LISBON – , plus it may have an edge over using older, add-on lipid-lowering therapies such as fibrates.
The findings were presented at the annual meeting of the European Association for the Study of Diabetes.
In one study involving 76 insulin-treated patients with T1DM, treatment with alirocumab (Praluent, Sanofi/Regeneron Pharmaceuticals) reduced low-density lipoprotein cholesterol levels by a mean of 47.8% versus placebo from baseline to week 24 (P less than .0001), the primary endpoint of the study.
Furthermore, in a separate study involving 413 patients with T2DM with mixed hyperlipidemia, alirocumab decreased levels of non–high-density lipoprotein cholesterol (non-HDL-C) by 33.3% compared with fenofibrate (P less than .0001).
These new results from theand trials, respectively, add to those at the annual scientific sessions of the American Diabetes Association.P less than .0001) in insulin-treated patients with T2DM, and that non-HDL-C fell by 32.5% more compared with usual care (P less than .0001) in the lipid trial.
“We have studied two groups of high- to very-high cardiovascular risk patients with diabetes mellitus: those on insulin and those with mixed dyslipidemia in whom previously only secondary data were available,” said Stefano Del Prato, MD, who presented the lipid study. “These are dedicated studies in these specific populations,” he added.
In these high-risk diabetic populations, Dr. Del Prato, professor of endocrinology and metabolism and chief of the section of diabetes, University of Pisa, Italy, observed “alirocumab was superior in lipid-lowering efficacy compared to standard care, with no specific safety issues.”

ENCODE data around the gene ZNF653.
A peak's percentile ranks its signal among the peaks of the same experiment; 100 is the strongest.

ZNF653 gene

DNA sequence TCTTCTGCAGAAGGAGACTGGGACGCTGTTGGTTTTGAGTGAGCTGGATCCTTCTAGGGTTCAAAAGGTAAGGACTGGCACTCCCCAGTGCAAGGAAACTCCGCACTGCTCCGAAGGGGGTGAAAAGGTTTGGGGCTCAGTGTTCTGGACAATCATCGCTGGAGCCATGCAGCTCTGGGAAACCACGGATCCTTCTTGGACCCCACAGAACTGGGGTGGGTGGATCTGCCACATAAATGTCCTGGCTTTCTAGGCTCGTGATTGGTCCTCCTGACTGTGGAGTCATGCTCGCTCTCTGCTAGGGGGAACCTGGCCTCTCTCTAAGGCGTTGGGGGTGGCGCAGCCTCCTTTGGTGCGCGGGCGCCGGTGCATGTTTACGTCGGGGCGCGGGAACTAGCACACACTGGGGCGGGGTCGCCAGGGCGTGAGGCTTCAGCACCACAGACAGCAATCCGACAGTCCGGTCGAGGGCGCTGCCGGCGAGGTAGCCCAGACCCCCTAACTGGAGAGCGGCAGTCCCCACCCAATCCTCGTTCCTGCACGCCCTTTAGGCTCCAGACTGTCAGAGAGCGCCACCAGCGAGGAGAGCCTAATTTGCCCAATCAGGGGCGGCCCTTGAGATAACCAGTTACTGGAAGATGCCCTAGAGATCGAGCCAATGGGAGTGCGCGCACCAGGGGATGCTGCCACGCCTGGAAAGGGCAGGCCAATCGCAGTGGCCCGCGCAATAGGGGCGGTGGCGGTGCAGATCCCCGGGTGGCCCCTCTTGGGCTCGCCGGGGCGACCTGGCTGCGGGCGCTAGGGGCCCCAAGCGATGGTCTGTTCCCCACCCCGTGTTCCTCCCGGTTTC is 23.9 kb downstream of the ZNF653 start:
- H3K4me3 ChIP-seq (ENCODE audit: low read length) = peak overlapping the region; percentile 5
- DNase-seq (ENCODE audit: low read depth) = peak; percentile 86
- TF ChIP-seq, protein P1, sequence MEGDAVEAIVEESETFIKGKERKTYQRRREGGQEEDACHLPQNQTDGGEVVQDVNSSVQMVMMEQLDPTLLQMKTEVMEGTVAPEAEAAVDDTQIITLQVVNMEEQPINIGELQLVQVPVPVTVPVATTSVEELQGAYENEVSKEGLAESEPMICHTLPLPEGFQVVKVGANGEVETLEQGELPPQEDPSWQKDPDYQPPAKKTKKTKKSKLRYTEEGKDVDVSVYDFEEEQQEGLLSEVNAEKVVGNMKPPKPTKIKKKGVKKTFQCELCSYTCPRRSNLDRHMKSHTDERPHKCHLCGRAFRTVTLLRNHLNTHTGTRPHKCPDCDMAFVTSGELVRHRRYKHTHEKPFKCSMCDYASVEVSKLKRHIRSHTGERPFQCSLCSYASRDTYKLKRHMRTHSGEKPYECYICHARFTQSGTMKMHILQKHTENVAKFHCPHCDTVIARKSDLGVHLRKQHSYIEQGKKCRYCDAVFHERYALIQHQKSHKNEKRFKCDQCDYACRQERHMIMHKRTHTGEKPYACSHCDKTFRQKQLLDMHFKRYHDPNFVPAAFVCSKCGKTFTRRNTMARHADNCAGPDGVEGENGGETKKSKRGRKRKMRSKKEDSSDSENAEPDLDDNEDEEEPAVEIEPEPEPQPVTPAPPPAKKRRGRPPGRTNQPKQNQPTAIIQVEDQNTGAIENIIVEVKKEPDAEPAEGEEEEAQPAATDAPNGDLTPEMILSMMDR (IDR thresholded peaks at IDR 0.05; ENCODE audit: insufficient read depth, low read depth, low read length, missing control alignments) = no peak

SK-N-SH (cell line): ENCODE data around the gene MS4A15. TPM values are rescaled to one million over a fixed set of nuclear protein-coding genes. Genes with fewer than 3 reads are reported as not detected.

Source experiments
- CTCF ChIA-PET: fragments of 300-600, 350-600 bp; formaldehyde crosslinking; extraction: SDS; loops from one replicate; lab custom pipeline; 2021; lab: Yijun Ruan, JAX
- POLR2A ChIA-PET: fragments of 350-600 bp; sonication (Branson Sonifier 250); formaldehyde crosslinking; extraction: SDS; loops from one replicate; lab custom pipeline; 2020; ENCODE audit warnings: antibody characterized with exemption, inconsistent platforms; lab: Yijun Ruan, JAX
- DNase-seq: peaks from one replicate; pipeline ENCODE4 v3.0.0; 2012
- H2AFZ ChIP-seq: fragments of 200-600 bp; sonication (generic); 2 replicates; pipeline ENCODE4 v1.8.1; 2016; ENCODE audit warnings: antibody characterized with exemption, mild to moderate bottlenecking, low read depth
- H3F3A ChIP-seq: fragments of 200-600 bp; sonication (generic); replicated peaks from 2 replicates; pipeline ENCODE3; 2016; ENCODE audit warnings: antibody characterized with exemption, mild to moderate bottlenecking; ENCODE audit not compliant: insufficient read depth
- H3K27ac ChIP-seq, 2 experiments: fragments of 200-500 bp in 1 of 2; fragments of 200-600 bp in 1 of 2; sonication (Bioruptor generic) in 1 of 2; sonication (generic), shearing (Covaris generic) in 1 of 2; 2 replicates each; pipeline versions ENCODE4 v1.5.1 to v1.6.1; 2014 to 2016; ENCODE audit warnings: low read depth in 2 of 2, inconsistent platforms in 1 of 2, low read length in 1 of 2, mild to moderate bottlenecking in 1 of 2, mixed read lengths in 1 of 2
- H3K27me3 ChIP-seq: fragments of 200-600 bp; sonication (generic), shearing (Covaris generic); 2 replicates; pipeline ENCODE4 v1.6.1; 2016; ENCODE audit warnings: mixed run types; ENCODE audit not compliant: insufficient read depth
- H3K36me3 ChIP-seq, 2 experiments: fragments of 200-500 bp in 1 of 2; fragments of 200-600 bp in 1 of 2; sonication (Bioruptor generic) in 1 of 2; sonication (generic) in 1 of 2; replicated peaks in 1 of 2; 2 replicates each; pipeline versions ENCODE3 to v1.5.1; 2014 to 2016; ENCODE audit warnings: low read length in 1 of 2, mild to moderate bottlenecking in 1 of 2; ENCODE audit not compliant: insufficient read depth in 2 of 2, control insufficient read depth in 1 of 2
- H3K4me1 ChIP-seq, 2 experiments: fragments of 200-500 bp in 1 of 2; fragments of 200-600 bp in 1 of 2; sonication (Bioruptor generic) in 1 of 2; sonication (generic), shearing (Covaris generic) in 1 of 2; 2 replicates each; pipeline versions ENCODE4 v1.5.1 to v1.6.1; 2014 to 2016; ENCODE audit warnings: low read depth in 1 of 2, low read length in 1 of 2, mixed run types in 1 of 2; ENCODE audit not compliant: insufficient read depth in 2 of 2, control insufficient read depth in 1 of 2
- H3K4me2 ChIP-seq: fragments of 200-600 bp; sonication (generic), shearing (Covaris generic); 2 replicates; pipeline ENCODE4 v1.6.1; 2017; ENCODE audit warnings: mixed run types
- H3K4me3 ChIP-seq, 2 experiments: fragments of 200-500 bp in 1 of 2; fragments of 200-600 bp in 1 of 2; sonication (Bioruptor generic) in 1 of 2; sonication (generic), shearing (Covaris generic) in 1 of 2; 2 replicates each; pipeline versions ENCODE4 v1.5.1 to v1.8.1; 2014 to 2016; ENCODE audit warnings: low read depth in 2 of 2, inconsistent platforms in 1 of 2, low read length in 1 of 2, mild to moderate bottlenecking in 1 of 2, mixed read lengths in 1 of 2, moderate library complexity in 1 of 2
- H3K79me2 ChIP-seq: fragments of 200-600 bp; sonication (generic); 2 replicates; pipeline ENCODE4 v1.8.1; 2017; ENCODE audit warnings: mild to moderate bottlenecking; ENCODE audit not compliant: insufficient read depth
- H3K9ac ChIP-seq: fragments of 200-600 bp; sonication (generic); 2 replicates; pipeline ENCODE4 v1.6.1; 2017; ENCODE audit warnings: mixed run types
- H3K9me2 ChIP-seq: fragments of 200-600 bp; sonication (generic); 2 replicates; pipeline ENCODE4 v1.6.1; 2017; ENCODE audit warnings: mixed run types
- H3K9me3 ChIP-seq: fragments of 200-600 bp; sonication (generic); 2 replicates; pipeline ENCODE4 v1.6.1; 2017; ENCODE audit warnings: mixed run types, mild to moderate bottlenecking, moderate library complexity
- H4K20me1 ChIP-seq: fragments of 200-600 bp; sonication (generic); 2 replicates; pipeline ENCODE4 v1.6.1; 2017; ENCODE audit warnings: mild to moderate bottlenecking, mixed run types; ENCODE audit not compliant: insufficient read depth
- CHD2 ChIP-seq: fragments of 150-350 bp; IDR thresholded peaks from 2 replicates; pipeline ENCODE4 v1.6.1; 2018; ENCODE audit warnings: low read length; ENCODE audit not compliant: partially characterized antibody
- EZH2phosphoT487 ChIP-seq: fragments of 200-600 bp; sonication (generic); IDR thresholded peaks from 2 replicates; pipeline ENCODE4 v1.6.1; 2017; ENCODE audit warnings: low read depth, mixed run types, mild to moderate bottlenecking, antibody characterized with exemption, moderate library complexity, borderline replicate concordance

Efficacy unaffected by co-administration with insulin use
Helen Colhoun, MD, AXA chair of medical informatics and life course epidemiology at the University of Edinburgh, presented the updated findings of the ODYSSEY DM-INSULIN study, which recruited 517 patients, the majority (n = 441) of whom had T2DM.
In the study, alirocumab, a monoclonal antibody that targets proprotein convertase subtilisin–kexin type 9 (PCSK9), was compared with placebo in patients with established atherosclerotic cardiovascular disease or other cardiovascular risk factors, and in whom LDL-C was 70 mg/dL (1.8 mmol/L) or higher.
The percentage change in LDL-C from baseline to week 24 was similarly reduced in T1DM and T2DM, Dr. Colhoun observed, and commensurate with data seen across the ODYSSEY phase III trials program. Of note, the majority of type 2 (80%) and type 1 (63%) patients did not need the dose of alirocumab to be increased and remained on the starting dose of 75 mg every 2 weeks.
The results of the ODYSSEY DM-INSULIN trial, which were, Sept. 14, 2017, to coincide with their presentation at the meeting, also showed that the percentage change in LDL-C over time is “well sustained” and that 70% and 76% of patients with T1DM and T2DM, respectively, can achieve an LDL-C target of less than 70 mg/dL (1.8 mmol/L) and 79% and 71% can hit a non-HDL-C target of less than 100 mg/dL (2.6 mmol/L).
Other lipid parameters – including apolipoprotein (Apo) B, total cholesterol, Lp(a), and triglycerides – were also reduced to a greater extent in patients treated with alirocumab versus those given placebo. Dr. Colhoun drew attention to the reduction in Lp(a), which dropped by 23% in patients with T1DM and by 19% in patients with T2DM, as it is an important risk factor for peripheral vascular disease, and it is not affected by statin therapy.
“What this trial has told us is that coadministering alirocumab with insulin does not adversely affect its efficacy,” said Dr. Colhoun. “There’s absolutely no evidence of alirocumab altering HbA1c or fasting plasma glucose,” she added. There was also no affect on how patients were treated, either with insulin therapy or antihyperglycemic drugs.
Overall safety findings were “reassuring” and anti-drug antibodies were rare (2.1%) and did not affect the lipid-lowering effects of alirocumab.